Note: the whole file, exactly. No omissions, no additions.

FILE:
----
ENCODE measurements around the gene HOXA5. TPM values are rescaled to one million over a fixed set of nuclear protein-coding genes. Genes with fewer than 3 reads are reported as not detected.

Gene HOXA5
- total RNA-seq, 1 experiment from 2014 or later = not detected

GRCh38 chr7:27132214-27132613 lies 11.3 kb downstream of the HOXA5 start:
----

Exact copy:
ENCODE measurements around the gene HOXA5. TPM values are rescaled to one million over a fixed set of nuclear protein-coding genes. Genes with fewer than 3 reads are reported as not detected.

Gene HOXA5
- total RNA-seq, 1 experiment from 2014 or later = not detected

GRCh38 chr7:27132214-27132613 lies 11.3 kb downstream of the HOXA5 start: